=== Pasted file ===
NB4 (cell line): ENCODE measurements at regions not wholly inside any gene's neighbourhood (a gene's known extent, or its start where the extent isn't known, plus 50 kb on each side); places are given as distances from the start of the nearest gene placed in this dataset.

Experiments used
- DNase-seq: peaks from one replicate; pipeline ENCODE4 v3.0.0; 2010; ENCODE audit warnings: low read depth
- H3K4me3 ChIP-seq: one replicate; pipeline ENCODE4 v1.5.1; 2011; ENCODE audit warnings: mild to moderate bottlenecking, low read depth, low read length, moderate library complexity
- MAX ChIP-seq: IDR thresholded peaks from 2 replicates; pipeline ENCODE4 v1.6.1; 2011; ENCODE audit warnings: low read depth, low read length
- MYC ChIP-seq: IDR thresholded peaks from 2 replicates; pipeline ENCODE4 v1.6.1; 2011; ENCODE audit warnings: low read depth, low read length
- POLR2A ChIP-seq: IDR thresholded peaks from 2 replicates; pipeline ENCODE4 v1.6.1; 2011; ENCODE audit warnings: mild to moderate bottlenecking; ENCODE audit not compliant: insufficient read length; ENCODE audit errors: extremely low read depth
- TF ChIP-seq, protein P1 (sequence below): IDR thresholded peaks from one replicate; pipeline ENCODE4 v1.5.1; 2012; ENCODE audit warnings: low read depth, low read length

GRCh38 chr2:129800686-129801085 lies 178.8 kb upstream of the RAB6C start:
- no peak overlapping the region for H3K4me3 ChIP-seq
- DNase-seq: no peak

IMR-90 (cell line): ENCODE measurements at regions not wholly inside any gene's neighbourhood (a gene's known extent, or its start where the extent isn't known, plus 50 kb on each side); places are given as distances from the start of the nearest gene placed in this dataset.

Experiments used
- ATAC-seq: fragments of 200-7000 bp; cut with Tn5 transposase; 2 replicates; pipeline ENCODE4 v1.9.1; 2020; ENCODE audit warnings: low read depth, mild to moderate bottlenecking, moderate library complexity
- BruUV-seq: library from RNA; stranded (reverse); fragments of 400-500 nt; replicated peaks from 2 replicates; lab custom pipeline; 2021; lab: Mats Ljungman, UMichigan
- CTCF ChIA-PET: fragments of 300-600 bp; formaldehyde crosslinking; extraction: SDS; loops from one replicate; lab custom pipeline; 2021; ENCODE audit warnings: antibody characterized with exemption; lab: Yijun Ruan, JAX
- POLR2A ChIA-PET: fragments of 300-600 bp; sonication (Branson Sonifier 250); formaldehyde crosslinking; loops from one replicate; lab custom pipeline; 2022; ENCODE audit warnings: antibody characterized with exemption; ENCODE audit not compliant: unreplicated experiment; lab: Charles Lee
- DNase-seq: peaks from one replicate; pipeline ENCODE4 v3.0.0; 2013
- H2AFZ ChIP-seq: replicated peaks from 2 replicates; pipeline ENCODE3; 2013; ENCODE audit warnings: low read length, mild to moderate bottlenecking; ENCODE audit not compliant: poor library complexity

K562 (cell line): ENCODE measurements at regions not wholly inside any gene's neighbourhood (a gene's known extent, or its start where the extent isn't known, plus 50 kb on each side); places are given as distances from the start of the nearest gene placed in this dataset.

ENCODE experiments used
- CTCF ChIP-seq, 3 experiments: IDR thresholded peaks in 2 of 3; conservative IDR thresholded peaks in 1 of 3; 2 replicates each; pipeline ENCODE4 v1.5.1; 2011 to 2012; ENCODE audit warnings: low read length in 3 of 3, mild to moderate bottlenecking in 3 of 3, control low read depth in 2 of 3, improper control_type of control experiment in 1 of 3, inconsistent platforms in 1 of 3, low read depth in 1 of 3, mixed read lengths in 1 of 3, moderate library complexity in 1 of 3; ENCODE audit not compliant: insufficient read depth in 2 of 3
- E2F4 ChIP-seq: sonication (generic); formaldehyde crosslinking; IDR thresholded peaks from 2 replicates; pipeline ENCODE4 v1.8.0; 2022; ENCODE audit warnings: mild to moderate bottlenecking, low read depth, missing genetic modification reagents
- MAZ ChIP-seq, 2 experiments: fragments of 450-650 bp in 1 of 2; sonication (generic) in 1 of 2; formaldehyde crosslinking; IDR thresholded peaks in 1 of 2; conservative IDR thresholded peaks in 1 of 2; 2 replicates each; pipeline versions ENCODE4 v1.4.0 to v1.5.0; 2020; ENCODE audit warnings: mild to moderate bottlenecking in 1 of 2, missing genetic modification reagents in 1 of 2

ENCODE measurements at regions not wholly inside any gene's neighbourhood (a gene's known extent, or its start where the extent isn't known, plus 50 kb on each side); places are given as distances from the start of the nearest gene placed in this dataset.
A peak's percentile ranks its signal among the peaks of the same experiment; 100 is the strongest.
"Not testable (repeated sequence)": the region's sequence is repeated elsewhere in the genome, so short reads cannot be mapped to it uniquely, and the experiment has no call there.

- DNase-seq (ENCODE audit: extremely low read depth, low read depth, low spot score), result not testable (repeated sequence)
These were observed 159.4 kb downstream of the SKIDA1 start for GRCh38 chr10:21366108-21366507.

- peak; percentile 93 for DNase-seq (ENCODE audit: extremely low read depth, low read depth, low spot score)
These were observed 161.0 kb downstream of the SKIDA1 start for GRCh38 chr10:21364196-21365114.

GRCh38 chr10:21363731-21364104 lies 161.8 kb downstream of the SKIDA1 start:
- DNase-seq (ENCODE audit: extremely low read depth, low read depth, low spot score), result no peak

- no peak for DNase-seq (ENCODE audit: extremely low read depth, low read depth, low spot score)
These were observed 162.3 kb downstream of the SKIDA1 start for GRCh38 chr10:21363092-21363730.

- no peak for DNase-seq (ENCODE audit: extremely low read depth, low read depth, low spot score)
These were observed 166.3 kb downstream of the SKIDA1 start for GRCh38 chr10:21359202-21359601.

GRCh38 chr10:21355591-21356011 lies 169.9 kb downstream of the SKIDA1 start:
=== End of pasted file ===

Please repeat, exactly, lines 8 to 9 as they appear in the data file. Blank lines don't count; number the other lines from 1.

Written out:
- TF ChIP-seq, protein P1 (sequence below): IDR thresholded peaks from one replicate; pipeline ENCODE4 v1.5.1; 2012; ENCODE audit warnings: low read depth, low read length

GRCh38 chr2:129800686-129801085 lies 178.8 kb upstream of the RAB6C start: